Behind The Doors Of Hallspeed: Winners Of The 2019 Dakar Rally
Into The Unknown

Taking a victory in one of the toughest rallies in the world isn’t easy, but this year Toyota got it done real good.

The Dakar Rally, or as it used to be known, the Paris-Dakar Rally, was brought into existence as a bit of an accident when Thierry Sabine got lost on his motorbike in the Libyan desert during the Abidjan-Nice Rally in December 1977. He returned to France with loads of excitement, in love with this epic desert landscape he had stumbled across, and wanted to share his experience with as much people as possible.

Shortly after, he came up with a route starting in Europe, continuing to Algiers and crossing Agadez, before eventually finishing at Dakar.

Giniel de Villiers
Giniel de Villiers

Thierry even came up with a motto for his inspiration: “A challenge for those who go. A dream for those who stay behind.” He was so determined and focused, that this crazy plan of his quickly became a reality. Since then, the Dakar Rally, a one-of-a-kind event, fueled by the longing spirit of adventure and open to all competitors, has brought copious amounts of fun, priceless moments, heartache and of course celebration to racers and fans alike, all across the world.

For the first race on 26 December 1978, 182 vehicles showed up for the 10,000km race into the unknown. I don’t think we actually realize how crazy this was; such a large number of racers showing up to something that they had to idea what to expect, which has eventually grown to one of the biggest racing events in the world. Every year people spend loads of money to enter this epic race and try to prove their worth.

Racers often crash, retire and sadly even die in the Dakar Rally, but it takes something really special to win this glorious race, a privilege very few people ever get.

Talking to Glyn Hall, team principal of Toyota Gazoo Racing South Africa, he said that the last few days of the 2019 rally were quite stressful, as they only had one running car left. The pressure was really on them to perform.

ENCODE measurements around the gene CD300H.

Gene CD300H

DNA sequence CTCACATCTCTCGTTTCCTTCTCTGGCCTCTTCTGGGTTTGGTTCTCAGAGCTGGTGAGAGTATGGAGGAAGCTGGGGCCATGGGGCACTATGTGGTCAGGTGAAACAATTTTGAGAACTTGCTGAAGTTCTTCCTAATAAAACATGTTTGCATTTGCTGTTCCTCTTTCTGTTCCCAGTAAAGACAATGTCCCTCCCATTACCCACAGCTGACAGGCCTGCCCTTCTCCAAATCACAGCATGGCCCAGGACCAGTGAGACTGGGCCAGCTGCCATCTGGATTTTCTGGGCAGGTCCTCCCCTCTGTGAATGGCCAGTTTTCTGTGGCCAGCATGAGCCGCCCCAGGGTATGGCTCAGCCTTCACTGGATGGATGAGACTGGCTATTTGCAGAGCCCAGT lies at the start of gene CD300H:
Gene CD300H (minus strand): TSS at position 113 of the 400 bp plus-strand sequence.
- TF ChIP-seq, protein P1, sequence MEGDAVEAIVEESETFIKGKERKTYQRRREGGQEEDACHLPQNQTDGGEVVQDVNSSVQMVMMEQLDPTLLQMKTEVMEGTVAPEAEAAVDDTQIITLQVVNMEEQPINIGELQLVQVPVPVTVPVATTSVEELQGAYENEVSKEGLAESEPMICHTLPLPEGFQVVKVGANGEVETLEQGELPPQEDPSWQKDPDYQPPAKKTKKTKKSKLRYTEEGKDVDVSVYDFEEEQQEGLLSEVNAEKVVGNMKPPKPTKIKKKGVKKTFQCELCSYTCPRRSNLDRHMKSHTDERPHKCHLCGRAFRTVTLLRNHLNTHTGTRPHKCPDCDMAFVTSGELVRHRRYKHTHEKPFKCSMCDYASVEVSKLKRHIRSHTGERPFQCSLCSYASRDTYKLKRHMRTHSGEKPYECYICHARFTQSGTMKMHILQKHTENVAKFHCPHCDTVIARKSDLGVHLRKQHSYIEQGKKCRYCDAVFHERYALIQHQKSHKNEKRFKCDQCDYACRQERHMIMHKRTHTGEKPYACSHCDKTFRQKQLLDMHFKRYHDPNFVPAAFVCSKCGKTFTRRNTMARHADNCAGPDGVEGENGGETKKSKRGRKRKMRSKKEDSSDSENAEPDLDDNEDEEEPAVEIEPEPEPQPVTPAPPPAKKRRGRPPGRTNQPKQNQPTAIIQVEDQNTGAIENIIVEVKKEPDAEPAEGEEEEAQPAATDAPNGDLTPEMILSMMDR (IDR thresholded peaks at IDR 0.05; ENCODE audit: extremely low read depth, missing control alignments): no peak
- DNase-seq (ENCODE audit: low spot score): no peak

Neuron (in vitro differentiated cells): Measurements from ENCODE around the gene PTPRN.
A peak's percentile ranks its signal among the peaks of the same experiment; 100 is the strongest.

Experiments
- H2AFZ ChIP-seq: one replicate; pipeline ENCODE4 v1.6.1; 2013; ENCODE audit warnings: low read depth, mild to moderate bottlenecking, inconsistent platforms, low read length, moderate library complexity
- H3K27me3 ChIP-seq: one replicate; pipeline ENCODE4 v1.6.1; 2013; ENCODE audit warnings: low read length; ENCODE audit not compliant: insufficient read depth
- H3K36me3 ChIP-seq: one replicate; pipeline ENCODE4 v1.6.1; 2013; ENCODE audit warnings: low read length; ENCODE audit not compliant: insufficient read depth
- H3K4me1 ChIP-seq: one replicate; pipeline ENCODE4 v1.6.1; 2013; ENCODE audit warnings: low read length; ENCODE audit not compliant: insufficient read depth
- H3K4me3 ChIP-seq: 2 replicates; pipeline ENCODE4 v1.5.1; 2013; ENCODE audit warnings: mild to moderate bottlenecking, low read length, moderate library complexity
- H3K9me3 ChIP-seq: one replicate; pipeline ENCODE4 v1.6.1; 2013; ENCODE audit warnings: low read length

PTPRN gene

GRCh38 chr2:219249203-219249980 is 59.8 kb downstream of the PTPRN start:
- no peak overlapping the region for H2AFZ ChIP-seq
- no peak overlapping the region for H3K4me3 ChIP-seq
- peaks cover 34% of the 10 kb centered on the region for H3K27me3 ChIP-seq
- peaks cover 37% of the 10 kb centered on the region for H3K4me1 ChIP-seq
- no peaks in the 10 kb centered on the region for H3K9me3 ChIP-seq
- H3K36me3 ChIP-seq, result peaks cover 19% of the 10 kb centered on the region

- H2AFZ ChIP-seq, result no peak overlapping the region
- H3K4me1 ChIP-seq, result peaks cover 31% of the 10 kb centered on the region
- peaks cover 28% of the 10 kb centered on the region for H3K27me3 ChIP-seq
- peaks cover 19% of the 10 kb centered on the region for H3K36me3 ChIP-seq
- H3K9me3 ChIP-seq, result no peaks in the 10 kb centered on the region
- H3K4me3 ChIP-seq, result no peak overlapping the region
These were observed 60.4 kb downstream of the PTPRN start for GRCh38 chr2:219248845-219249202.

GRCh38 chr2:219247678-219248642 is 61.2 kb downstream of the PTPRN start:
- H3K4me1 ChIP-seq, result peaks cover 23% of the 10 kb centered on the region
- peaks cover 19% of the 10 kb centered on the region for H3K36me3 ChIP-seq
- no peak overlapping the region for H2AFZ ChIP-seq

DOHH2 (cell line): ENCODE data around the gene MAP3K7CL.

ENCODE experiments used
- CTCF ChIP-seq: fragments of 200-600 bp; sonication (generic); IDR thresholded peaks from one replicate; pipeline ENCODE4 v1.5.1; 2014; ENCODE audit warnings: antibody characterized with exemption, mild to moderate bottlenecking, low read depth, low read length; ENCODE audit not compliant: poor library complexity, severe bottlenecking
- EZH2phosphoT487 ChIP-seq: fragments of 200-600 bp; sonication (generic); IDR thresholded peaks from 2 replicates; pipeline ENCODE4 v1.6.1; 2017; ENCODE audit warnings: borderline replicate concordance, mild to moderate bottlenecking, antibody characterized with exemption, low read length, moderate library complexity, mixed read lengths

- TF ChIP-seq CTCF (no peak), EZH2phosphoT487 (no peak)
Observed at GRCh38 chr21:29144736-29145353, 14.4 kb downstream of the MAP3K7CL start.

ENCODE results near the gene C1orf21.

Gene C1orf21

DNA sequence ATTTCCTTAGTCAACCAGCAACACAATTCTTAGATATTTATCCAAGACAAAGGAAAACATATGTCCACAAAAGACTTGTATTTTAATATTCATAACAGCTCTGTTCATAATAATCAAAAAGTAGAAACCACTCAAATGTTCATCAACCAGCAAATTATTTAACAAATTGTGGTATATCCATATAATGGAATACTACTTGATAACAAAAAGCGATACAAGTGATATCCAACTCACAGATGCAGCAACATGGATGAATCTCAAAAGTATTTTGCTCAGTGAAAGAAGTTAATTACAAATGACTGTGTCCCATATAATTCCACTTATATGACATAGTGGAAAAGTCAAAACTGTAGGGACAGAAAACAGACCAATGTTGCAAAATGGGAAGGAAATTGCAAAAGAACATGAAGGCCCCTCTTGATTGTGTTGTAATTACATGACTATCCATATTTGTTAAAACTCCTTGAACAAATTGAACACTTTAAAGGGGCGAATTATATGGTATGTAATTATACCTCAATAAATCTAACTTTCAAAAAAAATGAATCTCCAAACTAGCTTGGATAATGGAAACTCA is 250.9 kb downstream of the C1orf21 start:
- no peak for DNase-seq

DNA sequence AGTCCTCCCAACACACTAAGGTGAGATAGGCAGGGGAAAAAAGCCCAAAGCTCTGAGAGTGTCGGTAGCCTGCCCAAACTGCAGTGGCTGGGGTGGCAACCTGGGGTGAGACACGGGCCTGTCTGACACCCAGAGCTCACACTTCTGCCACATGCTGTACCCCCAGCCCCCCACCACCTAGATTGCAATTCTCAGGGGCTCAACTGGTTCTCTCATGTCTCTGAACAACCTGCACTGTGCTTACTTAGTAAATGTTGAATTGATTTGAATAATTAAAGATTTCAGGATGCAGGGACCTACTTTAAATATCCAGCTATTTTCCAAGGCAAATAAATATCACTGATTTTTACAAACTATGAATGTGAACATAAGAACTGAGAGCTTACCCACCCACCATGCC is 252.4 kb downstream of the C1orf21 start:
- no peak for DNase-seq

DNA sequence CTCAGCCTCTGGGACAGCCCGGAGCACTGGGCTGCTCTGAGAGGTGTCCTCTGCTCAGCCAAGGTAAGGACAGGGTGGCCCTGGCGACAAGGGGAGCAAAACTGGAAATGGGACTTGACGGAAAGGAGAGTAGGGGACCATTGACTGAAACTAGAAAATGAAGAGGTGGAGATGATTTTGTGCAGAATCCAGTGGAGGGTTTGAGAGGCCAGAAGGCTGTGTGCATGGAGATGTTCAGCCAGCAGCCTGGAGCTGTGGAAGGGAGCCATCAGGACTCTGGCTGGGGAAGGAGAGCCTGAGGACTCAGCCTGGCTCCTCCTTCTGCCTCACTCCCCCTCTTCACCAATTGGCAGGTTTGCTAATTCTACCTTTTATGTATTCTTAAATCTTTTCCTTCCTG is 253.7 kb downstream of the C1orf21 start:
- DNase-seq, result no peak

This was also the first year that the event was held in a single country, Peru, and from a logistical perspective it made it much easier, but because there weren’t really any touring stages. Every single stage was really tough and demanded the team’s full effort.

Nasser Al-Attiyah

Closer to the end of the race, the cars also had to cross a lot of the tracks from previous days, which made navigation quite stressful for the co-drivers. From a sporting point, it wasn’t so ideal either, as it didn’t seem so much like an unexplored adventure. This year’s event also had the most dune and sand stages ever in Dakar which made the race even tougher in multiple aspects.

Nasser Al-Attiyah

The toughest stages of the race for the team were definitely the later ones, especially Stage 9 which had lots of small dunes with big drop-offs in-between and lots of soft sand.

Many other drivers faced problems in the same stage too. Stéphane Peterhansel was ruled out of the race shortly after the start; a crash 26 kilometres in forced him to a first Dakar retirement in a decade as his co-driver David Castera had to be transported to a Lima hospital after sustaining a back injury. Meanwhile, Sébastien Loeb got stuck in the sand in the early parts of the stage, costing him a lot of time.

This all gave Nasser Al-Attiyah free reign over the stage, which he won comfortably.

Nasser Al-Attiyah

He then went on to conquer the race and helped Toyota clinch that elusive Dakar title for themselves in the ultra competitive Car class. Nasser Al-Attiyah and his co-driver Matthieu Baumel roared across the finish line in 34 hours, 38 minutes and 14 seconds in their Gazoo Racing South Africa/Hallspeed Toyota Hilux.

 Putting In The Work 
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To take on a race as big and challenging as the Dakar Rally, there are a lot of factors that need to be looked at if you’re going to have any chance of success.

You need some budget to make everything happen in the first place, because let’s face it, without money, you’re not going to get anywhere. But just having money is also not going to get you far. You also need a reliable and competitive vehicle, but the biggest factor in my opinion would be a trustworthy and knowledgeable team of drivers, mechanics and team management.

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Put all of this together though and you have a real fighting chance – a chance to show the world what you’re made of and a chance to have your name in the racing hall of fame.

This is where I’d like to introduce you to Hallspeed, AKA Gazoo Racing South Africa, based right here in the bottom of the African continent.

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Guiding, mentoring and expertly running this small but professional outfit, is aforementioned team principal Glyn Hall.